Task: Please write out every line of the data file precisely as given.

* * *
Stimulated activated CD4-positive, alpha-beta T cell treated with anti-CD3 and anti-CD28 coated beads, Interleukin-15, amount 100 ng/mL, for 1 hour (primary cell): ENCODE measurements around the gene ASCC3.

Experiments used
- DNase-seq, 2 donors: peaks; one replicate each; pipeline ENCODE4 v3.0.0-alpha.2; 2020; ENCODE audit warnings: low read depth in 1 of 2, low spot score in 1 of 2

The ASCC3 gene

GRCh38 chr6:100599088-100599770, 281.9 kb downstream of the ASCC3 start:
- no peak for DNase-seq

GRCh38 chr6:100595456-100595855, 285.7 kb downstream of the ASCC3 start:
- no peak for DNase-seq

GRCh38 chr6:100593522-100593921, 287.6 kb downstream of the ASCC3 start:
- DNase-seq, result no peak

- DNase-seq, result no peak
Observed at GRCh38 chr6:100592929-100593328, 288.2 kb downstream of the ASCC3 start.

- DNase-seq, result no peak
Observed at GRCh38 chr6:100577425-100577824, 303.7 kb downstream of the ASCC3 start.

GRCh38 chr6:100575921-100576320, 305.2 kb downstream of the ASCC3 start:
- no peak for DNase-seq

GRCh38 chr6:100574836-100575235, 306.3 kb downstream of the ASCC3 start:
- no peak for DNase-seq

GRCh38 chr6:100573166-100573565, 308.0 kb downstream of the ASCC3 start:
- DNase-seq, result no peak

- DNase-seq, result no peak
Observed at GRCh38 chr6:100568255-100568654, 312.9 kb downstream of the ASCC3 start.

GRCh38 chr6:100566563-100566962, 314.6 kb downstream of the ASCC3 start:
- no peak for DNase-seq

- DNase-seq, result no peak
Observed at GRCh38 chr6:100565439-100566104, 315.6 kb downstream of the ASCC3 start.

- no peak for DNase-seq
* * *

Stimulated activated CD4-positive, alpha-beta T cell treated with anti-CD3 and anti-CD28 coated beads, Interleukin-15, amount 100 ng/mL, for 1 hour (primary cell): ENCODE measurements around the gene ASCC3.

Experiments used
- DNase-seq, 2 donors: peaks; one replicate each; pipeline ENCODE4 v3.0.0-alpha.2; 2020; ENCODE audit warnings: low read depth in 1 of 2, low spot score in 1 of 2

The ASCC3 gene

GRCh38 chr6:100599088-100599770, 281.9 kb downstream of the ASCC3 start:
- no peak for DNase-seq

GRCh38 chr6:100595456-100595855, 285.7 kb downstream of the ASCC3 start:
- no peak for DNase-seq

GRCh38 chr6:100593522-100593921, 287.6 kb downstream of the ASCC3 start:
- DNase-seq, result no peak

- DNase-seq, result no peak
Observed at GRCh38 chr6:100592929-100593328, 288.2 kb downstream of the ASCC3 start.

- DNase-seq, result no peak
Observed at GRCh38 chr6:100577425-100577824, 303.7 kb downstream of the ASCC3 start.

GRCh38 chr6:100575921-100576320, 305.2 kb downstream of the ASCC3 start:
- no peak for DNase-seq

GRCh38 chr6:100574836-100575235, 306.3 kb downstream of the ASCC3 start:
- no peak for DNase-seq

GRCh38 chr6:100573166-100573565, 308.0 kb downstream of the ASCC3 start:
- DNase-seq, result no peak

- DNase-seq, result no peak
Observed at GRCh38 chr6:100568255-100568654, 312.9 kb downstream of the ASCC3 start.

GRCh38 chr6:100566563-100566962, 314.6 kb downstream of the ASCC3 start:
- no peak for DNase-seq

- DNase-seq, result no peak
Observed at GRCh38 chr6:100565439-100566104, 315.6 kb downstream of the ASCC3 start.

- no peak for DNase-seq